In 1926, following the granting of a 99-year lease to the Firestone Tire Co. by the Liberian government, a group of Harvard scientists and physicians traveled to the West African nation to conduct biological and medical surveys. One Harvard medical student named Loring Whitman recorded the expedition as its official photographer and gathered a database of some of the earliest media available on Liberia. Whitman’s photograph and films, along with documents related to the expedition, form the source base for A Liberian Journey: History, Memory, and the Making of a Nation.
Funded by the National Science Foundation, A Liberian Journey is the result of a collaboration between the Center for National Documents and Records Agency in Liberia, the Center for History and New Media at George Mason University, Indiana University Liberian Collections, and the University of Wisconsin-Madison. In gathering together the records of the Harvard Expedition, this collaborative project provides “a view of Liberia shaped by the white privilege and racial attitudes of American scientists,” as well as “glimpses of the peoples, cultures, and landscapes of Monrovia and Liberia’s hinterland at a time of rapid economic, cultural, and environmental change.”
Dr. Greg Mittman, a professor of History of Science, Medical History, and Environmental Studies at the University of Wisconsin-Madison, placed this expedition in historical perspective at the launch, pointing out that the 1926 expedition team “included some of the best minds in medical entomology, tropical medicine, botany, mammalogy, and parasitology,” including Max Theiler who, on this trip, “began his research on yellow fever, work that would eventually win him the Nobel Prize for the development of yellow fever vaccine.” In addition to the scientific achievements of the expedition, Mittman also explained that the expedition built a significant archive during their travels, “documenting medical conditions, plant and animal species, and the life and culture among the different ethnic groups of Liberia.” These important discoveries are available to all users and can be navigated through three different gateways. Users can explore the collections contained in the site through the Map, which uses LeafletJS to plot out key points referenced in the collections’ materials. Users can also browse the exhibit focused on Chief Suah Koko, a female chief and key figure in the history of Liberia. Finally, the collection can be browsed according to the item type, from photo to documents to historic films (some of the oldest available on Liberia) and stories. This collection boasts nearly 600 photographs, more than two hours of motion picture footage, oral histories, and documents related to the expedition. All of these items are easily accessible, even on mobile devices due to the choice to build the site on the Omeka platform, in order to “ensure that anyone can access the site especially in areas of Liberia with limited internet connectivity.”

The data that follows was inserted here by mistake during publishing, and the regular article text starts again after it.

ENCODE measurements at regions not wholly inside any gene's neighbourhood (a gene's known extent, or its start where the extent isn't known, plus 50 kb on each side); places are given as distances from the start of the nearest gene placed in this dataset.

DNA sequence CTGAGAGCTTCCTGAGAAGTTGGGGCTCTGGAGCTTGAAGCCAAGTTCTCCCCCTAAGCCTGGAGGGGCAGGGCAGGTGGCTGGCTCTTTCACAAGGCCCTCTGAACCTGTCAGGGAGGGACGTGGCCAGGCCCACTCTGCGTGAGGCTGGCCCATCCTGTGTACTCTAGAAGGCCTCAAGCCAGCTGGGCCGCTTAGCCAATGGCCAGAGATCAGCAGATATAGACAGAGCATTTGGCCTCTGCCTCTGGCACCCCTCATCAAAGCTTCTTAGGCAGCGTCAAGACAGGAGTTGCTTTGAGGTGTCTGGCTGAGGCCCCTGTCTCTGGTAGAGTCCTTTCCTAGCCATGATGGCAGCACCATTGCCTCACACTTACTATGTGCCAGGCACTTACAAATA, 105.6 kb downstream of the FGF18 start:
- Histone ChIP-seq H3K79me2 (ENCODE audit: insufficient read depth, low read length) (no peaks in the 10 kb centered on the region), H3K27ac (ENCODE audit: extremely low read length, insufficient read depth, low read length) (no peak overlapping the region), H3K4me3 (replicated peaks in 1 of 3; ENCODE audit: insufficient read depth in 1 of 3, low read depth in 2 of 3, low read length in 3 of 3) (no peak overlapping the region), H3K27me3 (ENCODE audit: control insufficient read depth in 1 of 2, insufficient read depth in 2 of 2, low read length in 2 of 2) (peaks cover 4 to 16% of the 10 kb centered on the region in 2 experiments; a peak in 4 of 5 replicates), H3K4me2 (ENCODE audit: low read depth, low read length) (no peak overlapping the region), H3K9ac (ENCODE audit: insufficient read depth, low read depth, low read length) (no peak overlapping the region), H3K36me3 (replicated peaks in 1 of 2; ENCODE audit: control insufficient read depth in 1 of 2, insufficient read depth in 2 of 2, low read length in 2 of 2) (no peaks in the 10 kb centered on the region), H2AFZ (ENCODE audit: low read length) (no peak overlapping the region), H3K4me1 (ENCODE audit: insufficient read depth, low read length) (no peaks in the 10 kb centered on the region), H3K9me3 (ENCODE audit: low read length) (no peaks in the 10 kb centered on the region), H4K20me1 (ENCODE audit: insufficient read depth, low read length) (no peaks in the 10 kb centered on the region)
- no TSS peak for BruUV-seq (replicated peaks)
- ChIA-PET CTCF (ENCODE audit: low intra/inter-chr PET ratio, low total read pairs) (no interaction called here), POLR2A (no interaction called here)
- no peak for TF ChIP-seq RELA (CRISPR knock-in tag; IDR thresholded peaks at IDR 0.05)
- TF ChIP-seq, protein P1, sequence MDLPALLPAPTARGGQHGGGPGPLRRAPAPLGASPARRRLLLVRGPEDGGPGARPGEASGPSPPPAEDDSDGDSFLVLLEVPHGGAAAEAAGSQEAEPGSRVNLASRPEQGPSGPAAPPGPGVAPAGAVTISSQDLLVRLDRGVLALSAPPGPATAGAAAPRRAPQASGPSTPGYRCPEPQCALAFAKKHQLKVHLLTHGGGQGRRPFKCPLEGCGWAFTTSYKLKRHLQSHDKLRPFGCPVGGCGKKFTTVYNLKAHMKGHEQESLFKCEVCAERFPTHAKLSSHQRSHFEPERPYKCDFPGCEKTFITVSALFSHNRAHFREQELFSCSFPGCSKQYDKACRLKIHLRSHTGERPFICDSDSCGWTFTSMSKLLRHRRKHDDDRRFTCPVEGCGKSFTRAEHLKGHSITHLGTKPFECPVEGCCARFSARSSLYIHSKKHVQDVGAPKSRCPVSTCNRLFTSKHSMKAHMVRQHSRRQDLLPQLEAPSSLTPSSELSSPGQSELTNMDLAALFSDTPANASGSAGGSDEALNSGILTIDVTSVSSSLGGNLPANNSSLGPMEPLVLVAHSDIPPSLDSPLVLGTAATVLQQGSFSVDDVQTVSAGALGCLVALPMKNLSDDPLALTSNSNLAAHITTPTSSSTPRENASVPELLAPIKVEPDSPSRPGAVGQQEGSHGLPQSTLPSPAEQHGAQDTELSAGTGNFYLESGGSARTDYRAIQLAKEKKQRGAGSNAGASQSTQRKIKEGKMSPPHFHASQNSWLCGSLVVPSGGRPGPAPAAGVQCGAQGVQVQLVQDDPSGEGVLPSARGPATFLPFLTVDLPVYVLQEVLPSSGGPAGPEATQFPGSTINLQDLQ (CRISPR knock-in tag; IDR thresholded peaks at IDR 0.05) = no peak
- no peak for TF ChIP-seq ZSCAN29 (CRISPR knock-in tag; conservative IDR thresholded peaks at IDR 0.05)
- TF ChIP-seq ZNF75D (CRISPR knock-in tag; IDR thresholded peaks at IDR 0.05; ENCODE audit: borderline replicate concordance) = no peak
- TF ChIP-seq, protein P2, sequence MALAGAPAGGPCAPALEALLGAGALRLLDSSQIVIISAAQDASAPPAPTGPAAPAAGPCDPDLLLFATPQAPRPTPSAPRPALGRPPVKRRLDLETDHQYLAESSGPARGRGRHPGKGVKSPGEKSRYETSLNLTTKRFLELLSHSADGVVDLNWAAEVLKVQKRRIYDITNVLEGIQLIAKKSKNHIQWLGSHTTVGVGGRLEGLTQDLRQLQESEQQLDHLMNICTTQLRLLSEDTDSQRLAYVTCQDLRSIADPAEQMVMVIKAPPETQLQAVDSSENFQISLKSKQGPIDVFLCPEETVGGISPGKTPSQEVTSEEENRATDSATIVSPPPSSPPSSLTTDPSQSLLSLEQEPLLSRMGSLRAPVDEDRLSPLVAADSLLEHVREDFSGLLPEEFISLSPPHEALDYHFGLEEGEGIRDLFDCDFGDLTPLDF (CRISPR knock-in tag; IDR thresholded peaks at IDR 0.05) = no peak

And this is a project meant for Liberians, first and foremost. Attending the launch of Liberian Journeys at the Center for National Documents and Research Agency, President Ellen Johnson Sirleaf envisioned the potential of this project to make Liberian history accessible to all its citizens. “By that,” President Sirleaf explained at the launch, “it will make all Liberians to know about their true history and roles their forefathers played in the past in bringing all of their children up to this point.” Dr. Joseph Guannu, a leading historian of Liberia and one of the featured interviewees in the Stories section of the site, has long been an outspoken advocate of the need for Liberians to recapture their history. “We need a real history that will be called history after the settlers,” Guannu argues, “because a country that does not know its past or where it’s heading, is not a country.” And Liberian Journeys provides a new direction for Liberian history, gathering together important historical artifacts and making them available to anyone through the click of a button.